- Post-ovulation - During your menstrual cycle the 2 main hormones at work are:
- estrogen before ovulation and
- progesterone which starts to act around the time of ovulation
Progesterone causes water to be retained in the body. The main reason for this is to prepare the uterus for a possible pregnancy by making the uterus rich in water and food for the anticipated pregnancy. Unfortunately, this same effect is felt throughout the body. Storing of water in the breast tissue causes it to become stretched leading to painful breasts and sore nipples.
Sore breasts are much worse for some women than others. If you’ve had any trouble getting into your skinny jeans in the second half of your cycle, that’s what we’re talking about. If a pregnancy does not occur, progesterone levels start to fall about a week before your next period. Gradually, you pee out the water that your body has stored.
- Pregnancy – If the egg that is released from the ovary during ovulation is fertilized and starts to grow in the womb, then progesterone and estrogen levels will continue to increase to sustain the pregnancy. Of course this means that the breast tenderness will get worse. I had a comment in a previous article about menopause symptoms:
I actually have a question. I’m 44 and ttc. My nipples are sore and I ovulated 2 days ago. Is this a post-ovulation symptom? I really need to know so I don’t get my hopes up. Thank you for your reply.
If you start having sore breasts and nipples a few days after ovulation, you can’t assume that you’re pregnant. A good sign (if you’re trying to conceive that is!) is if the breast discomfort does not subside and the breasts continue to increase in size and your period is 7-10 days late. You still need to be a bit careful because, although pregnancy is the commonest cause of a missed period, there are other causes including extreme stress and perimenopausal changes.
Causes of sore nipples and painful breasts – menopause and sore breasts
Sore breasts and nipples can occur as part of what is known as the climacteric syndrome. Symptoms of the climacteric syndrome include:
- hot flashes,
- weight gain and bloating,
- mood changes,
- irregular menstruation,
- painful breasts
The climacteric syndrome is caused by wildly fluctuating hormone levels and irregular functioning of the ovaries.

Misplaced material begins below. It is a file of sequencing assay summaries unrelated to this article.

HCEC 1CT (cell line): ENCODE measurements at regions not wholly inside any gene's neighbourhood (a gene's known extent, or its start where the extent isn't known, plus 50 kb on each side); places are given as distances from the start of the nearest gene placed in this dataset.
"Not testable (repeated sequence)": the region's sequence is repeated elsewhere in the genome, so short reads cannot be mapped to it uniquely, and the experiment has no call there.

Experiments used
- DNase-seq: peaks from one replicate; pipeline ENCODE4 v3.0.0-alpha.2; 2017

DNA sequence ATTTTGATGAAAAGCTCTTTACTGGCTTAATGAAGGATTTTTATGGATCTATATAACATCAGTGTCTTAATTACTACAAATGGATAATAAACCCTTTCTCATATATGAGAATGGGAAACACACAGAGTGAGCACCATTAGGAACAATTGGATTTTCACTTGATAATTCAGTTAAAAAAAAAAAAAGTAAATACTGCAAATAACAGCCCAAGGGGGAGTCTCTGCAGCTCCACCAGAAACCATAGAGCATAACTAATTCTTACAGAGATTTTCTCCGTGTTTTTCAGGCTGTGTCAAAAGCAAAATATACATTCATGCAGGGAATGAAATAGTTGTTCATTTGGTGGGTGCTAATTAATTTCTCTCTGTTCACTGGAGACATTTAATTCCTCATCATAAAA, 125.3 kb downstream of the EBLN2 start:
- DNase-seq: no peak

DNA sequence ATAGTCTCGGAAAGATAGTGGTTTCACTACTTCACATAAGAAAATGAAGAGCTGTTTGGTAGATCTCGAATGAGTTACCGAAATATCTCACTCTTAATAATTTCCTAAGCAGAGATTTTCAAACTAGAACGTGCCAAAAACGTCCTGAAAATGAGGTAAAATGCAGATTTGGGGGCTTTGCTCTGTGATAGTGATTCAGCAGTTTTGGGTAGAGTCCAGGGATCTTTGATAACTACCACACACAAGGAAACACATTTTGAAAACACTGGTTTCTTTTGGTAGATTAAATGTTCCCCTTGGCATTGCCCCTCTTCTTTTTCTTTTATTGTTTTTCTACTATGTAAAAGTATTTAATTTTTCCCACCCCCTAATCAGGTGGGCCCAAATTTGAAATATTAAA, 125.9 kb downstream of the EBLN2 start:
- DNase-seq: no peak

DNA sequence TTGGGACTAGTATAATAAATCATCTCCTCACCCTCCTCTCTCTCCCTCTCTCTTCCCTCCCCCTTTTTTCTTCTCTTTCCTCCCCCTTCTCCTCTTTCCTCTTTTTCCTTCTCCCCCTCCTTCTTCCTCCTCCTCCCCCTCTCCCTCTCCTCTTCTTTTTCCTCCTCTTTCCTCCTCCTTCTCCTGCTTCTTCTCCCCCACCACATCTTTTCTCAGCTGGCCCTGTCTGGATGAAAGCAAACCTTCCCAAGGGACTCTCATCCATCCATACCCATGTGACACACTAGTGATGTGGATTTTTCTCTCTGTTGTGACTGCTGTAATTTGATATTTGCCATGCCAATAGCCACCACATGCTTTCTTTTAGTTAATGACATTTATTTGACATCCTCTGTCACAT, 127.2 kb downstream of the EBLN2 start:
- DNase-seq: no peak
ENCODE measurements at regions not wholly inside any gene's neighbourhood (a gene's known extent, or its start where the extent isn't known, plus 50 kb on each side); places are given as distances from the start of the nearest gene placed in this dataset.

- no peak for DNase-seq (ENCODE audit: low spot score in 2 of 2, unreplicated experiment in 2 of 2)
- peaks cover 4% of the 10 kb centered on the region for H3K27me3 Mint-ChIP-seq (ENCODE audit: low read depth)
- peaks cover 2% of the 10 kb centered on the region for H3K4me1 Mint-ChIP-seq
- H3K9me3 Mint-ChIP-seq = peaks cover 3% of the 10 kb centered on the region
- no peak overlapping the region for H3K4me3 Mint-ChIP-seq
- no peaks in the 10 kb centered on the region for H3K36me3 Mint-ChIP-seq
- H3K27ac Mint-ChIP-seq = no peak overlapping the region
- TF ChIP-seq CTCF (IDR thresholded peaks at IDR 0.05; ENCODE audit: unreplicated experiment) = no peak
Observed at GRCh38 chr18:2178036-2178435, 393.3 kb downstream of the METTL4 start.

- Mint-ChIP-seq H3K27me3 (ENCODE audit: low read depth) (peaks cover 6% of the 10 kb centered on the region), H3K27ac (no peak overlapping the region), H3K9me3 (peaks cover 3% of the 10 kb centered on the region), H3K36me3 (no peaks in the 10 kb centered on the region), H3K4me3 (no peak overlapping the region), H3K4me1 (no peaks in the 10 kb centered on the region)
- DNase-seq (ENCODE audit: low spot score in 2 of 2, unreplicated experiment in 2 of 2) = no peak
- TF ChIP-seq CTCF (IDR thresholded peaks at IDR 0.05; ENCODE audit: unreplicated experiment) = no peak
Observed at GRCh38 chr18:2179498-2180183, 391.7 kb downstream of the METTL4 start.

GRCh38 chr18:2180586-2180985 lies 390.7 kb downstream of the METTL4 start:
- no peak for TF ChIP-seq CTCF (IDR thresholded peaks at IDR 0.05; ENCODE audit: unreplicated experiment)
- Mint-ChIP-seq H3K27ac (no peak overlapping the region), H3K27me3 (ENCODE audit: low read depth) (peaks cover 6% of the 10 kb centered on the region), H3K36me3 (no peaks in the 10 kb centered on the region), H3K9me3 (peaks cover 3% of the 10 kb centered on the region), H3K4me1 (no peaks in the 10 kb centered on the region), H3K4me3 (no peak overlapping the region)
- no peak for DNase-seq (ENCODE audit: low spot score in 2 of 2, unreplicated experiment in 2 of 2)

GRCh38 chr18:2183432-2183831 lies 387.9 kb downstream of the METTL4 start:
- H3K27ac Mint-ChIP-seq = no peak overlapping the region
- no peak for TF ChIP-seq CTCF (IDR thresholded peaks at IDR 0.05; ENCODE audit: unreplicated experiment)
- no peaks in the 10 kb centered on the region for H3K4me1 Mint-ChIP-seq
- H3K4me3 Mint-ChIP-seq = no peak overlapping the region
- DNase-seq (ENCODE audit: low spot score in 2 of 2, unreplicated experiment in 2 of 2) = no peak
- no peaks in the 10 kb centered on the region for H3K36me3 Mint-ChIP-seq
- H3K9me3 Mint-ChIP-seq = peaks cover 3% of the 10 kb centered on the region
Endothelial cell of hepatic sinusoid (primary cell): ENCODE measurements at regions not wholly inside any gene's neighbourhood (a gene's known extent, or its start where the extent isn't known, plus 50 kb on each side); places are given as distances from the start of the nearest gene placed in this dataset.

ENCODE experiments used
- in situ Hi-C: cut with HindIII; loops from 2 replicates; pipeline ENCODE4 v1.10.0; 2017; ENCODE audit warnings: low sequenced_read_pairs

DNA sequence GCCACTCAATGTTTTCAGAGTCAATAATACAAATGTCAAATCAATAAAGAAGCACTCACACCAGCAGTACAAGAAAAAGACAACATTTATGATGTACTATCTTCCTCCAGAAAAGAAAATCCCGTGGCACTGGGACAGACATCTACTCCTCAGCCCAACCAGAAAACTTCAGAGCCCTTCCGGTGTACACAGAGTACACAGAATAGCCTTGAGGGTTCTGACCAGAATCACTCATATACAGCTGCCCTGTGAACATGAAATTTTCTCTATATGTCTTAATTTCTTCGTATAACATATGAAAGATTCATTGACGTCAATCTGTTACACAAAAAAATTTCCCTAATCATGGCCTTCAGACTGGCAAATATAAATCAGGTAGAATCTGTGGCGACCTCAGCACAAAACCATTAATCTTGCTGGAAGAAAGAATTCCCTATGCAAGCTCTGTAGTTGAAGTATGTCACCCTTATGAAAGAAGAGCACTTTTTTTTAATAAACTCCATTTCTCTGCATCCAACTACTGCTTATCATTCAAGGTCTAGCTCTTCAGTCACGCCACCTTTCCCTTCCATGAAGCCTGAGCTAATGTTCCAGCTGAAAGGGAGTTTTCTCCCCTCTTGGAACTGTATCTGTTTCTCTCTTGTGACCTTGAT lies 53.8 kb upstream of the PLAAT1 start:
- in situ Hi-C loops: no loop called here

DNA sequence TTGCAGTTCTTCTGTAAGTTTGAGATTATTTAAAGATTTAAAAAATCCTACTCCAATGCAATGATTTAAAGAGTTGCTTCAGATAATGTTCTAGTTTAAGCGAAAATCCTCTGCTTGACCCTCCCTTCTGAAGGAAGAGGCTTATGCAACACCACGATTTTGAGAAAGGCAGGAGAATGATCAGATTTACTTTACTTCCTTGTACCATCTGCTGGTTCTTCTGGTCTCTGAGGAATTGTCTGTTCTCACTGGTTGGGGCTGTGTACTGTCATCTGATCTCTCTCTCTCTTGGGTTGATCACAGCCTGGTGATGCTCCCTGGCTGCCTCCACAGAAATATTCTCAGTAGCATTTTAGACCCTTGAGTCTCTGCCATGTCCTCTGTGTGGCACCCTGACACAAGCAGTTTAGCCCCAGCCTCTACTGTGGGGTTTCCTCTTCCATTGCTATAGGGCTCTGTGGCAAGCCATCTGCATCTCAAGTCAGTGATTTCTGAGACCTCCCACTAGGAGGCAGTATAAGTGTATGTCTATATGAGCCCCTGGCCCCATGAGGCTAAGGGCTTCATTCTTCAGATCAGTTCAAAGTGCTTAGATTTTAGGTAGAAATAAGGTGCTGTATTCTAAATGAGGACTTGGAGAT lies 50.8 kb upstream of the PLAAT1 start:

How can you relieve breast pain
- If you’re pregnant, wear a good bra that gives your breasts plenty of support and eat a healthy, balanced diet.
- If you have PMS, are premenopausal or menopausal:
- Use natural progesterone cream – natural (bioidentical) progesterone cream balances the estrogen effects in the body and so helps to reduce water retention and bloating as well as sore breasts. However, using too much can cause the very symptoms you’re trying to relieve.
- Use evening primrose oil or borage oil – these help to normalize the fat levels in your tissues making them less sensitive to circulating hormones
- Take a good multivitamin supplement that contains B complex vitamins, zinc, Vitamin E, magnesium and Vitamin C
- Use a women’s herbal formula that contains some or all of the following: vitex, blue cohosh and dong quai (also known as the women’s herb)
- Use a detoxifying formula that contains some or all of the following: milk thistle, barberry or goldenseal, burdock root, yellow dock, dandelion root
- Practice some relaxation techniques – stress and anxiety may worsen breast pain. Try an acupressure mat which costs less than a single massage or acupressure session. It relieves tension, stress, sleeplessness, pain, and aids weight loss naturally in just 20 minutes a day. In the UK? Click here.
- Caffeine – whether in coffee or other food and drinks
- Using estrogen without balancing with progesterone
- Dairy products as much as possible
- Meat and poultry that has been exposed to drugs and hormones, try and eat free range/ organic meat and chicken
If your breast pain becomes really unbearable and none of these measures work for you, a trip to your doctor may be a good idea.